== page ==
I was talking to a friend last week about my fashion fatigue and he said I should stop ranting and write a blog post instead. “I can’t!” I wailed. “I don’t want to sound negative!” But he was right. The whole point of this blog is that it’s a space to mull things over, and hopefully by doing so, I’ll resolve my woes and can move forward.
One of the issues is I don’t feel inspired by fashion brands and partly that’s because the brands don’t seem to know what they are. No one seems to want to stay in their lane; instead they all want a slice of each other’s pie. I can understand it. The retail world is in turmoil, no-one’s shopping and brands are freaking out. In their panic, they’re desperately trying to cross over into other demographics and frankly, risking losing their core customers.
When I was growing up, we didn’t have the brand culture that we have today. The high street was bland. We had a few heritage and designer brands that harnessed great loyalty but every brand wasn’t a Brand. Today, every brand wants to be a major player and it’s easier to have the means to cultivate the image they want. Thus high street brands think they’re luxury brands. They can afford the same high-end photographers, art directors and models, yet take all that away and the product won’t live up to the hype. But their customer will buy into the aspirational image nevertheless.
Meanwhile, luxury brands aren’t content appealing to affluent consumers. No, they want the aspirational customer too. Hence you get Louis Vuitton menswear cross-pollinating to reach the youthful streetwear customer. Which is risky territory and how you end up with cheap looking product like this that in turn alienates your longstanding clientele who feels betrayed. (Do I sound ancient and bitter? As I said, I’m mulling this over…)
I’m old school. For me, luxury brands were not something young people aspired to. For one thing, there were no entry-point keyrings and bag bugs back in the day. For another, luxury brands in the 80s were either bourgeois and fusty or overly glam, which was equally unappealing to a generation just discovering white Levi’s and Adidas Superstars. It was the dress-down post-Dynasty years, so YSL, Chanel and Mugler were not cool to a teen. It was only in the grungy 90s that classic luxury brands started to have a subversive appeal to me. I would see Stella Tennant and Kirsten Owen in a Vogue model-off-duty feature sporting their Helmut Lang airport garb, lugging a Vuitton monogram holdall like it was a Tesco carrier bag, and think, oh I want that! Or a Mark Lebon/Judy Blame collage in i-D where they had punkified the Chanel logo. That made me look at luxury brands differently. (Is that not the same as Kim Jones Supreme-ifying the Vuitton brand? No, because my way was organic and his way feels contrived.) Once hooked in I later learnt about the heritage and craftsmanship that are the key to the brands’ DNA.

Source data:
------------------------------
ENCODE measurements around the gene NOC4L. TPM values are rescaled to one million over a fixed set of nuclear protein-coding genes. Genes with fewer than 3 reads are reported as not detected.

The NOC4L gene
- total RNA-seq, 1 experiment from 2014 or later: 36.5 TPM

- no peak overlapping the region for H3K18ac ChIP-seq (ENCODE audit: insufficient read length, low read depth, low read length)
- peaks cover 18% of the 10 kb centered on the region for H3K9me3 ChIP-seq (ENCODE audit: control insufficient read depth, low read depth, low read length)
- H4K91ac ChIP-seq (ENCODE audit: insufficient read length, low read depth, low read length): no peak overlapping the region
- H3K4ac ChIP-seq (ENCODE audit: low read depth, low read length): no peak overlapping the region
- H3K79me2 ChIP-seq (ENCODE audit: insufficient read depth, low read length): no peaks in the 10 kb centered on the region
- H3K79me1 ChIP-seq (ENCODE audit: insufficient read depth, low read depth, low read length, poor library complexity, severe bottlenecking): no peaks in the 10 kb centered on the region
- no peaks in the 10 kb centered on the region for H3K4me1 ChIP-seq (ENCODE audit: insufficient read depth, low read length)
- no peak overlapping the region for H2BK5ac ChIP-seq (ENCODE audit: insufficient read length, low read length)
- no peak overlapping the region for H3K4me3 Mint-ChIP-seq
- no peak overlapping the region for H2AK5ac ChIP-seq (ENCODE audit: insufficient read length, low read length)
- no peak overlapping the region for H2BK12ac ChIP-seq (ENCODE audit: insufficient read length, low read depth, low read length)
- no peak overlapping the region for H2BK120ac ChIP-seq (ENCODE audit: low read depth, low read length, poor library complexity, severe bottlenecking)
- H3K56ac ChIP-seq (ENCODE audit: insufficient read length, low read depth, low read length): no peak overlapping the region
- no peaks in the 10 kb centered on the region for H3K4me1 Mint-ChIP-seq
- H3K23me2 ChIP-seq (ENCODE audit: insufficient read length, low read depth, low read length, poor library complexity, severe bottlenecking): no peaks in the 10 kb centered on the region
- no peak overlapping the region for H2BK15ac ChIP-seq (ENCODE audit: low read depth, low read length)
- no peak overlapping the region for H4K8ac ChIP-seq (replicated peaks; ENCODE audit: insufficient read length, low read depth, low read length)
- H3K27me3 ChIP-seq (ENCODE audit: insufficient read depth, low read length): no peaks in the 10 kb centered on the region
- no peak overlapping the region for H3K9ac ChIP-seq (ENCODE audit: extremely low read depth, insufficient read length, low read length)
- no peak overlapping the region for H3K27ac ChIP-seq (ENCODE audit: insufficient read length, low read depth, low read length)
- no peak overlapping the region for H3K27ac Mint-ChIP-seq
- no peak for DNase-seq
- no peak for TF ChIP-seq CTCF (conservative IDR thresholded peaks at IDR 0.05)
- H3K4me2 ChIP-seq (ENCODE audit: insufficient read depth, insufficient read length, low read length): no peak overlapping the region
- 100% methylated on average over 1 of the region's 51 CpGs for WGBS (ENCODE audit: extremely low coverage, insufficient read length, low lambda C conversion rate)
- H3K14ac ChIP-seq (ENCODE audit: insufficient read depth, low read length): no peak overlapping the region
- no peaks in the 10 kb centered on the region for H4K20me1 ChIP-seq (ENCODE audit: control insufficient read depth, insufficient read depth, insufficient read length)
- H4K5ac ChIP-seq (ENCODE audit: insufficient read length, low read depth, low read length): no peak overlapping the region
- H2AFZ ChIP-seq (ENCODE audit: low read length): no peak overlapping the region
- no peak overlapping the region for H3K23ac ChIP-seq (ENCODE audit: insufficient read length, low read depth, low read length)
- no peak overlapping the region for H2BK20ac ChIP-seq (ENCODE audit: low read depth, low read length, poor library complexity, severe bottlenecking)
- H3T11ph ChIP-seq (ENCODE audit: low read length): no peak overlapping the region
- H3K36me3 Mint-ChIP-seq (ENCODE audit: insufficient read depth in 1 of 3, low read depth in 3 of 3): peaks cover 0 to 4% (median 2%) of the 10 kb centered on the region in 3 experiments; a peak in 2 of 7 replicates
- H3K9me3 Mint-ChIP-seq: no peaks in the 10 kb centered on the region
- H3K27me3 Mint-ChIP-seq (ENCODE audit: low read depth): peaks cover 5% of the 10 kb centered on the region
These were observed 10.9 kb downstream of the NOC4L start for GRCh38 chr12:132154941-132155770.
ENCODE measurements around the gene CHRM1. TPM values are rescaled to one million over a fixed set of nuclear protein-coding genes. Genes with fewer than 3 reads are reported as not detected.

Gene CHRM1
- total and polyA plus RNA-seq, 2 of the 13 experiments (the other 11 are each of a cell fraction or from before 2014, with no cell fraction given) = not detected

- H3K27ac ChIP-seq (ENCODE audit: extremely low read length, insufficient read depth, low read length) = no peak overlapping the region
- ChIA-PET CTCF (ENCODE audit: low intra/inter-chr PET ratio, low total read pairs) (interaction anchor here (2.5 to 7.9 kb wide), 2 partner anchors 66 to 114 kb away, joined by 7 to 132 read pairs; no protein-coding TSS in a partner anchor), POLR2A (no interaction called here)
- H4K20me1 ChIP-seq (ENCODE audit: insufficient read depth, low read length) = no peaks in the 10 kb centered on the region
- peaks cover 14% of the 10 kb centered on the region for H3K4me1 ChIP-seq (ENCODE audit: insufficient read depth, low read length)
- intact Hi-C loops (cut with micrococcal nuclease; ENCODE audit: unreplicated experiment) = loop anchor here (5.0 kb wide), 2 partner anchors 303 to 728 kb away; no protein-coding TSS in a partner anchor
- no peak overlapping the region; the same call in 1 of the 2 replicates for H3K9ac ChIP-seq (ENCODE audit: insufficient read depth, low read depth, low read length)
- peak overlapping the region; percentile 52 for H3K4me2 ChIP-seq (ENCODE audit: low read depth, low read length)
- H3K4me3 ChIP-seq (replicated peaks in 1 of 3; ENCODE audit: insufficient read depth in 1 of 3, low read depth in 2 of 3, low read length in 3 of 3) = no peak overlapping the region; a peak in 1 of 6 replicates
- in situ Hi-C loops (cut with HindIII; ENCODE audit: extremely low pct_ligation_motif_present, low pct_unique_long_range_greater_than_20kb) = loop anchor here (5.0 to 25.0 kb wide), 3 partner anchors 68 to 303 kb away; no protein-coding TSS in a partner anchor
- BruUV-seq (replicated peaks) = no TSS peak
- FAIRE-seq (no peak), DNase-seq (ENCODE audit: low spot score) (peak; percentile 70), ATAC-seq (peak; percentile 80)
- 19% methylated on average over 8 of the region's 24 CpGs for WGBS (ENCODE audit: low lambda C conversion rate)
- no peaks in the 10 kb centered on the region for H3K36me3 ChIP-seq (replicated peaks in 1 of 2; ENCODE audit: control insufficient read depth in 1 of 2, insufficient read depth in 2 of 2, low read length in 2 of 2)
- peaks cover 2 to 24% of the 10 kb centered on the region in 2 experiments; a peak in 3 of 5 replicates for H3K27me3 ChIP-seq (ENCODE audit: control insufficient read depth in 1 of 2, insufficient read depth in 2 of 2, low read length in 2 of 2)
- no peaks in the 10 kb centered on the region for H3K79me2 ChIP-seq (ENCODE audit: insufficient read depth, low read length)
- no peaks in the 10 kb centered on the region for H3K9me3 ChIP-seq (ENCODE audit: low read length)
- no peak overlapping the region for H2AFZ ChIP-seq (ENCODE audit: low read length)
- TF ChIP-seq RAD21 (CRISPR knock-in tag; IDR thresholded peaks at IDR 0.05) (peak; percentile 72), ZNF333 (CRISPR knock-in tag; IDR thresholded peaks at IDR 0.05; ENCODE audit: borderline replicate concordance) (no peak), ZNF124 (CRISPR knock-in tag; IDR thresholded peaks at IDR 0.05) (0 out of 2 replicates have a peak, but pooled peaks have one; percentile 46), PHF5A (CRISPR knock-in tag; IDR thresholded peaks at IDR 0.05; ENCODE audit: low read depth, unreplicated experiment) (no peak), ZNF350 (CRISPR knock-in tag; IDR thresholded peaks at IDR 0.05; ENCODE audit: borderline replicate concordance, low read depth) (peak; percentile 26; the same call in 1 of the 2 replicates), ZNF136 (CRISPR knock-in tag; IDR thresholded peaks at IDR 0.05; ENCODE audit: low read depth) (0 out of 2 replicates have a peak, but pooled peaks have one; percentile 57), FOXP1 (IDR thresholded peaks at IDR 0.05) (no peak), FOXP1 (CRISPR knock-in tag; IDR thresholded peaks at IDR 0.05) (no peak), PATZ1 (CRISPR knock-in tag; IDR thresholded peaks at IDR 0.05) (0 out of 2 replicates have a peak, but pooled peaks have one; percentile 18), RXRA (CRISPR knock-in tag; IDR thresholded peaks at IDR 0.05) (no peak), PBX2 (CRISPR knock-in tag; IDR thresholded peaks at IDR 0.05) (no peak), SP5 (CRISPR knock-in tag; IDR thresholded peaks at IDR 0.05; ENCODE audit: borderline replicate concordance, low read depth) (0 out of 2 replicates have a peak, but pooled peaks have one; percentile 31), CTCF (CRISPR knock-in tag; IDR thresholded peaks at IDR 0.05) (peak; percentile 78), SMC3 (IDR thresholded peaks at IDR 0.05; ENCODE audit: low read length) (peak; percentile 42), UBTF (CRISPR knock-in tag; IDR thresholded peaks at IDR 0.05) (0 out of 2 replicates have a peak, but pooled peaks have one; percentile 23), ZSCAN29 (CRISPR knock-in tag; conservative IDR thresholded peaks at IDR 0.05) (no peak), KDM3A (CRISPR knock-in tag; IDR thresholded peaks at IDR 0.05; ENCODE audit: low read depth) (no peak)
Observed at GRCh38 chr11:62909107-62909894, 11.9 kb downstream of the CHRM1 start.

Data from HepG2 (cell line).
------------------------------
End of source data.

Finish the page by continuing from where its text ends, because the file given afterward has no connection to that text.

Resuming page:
DNA! That’s another thing amiss with many brands. There are too many new brands that don’t have a reason to exist other than wanting to make money. They’re diluted copies of other designers – I mean, how many versions of Common Projects, Celine, Stussy and Comme do we need? Where’s the point of view? Then there’s the problem of revolving doors at the legacy houses. Who knows what Givenchy or Carven stands for any more? I don’t. [Update: my ‘why do you exist’ thoughts are echoed here by former Chanel global CEO Maureen Chiquet…]
But as I said, I’m old school. And I feel that thanks to the speed of fashion now, maybe consumers don’t actually care for brand loyalty. They’ll take a bit of Dior when it suits them, a bit of Chloe, a bit of Zara and even a fake Hermes (you can get some super real-looking ones now you know). The legacy and heritage of luxury doesn’t mean anything to them, it’s all just consumable goods. And that’s a shame.
But I think there’s hope. Because I don’t believe I’m the only one feeling a bit disillusioned. I feel that the over-saturation of fashion (and its accompanying content overload – but that’s another rant for another time) is reaching its tipping point and that’s why we’re seeing a shift towards no-buying and low-buying . It will unfortunately mean a few retail victims along the way but long term that will be for the greater good. Out with the the old and ubiquitous and in with a new wave of creative energy and an uptick in my mojo. #Prayforme
WORDS: Disneyrollergirl/Navaz Batliwalla
IMAGE: Peter Lindbergh
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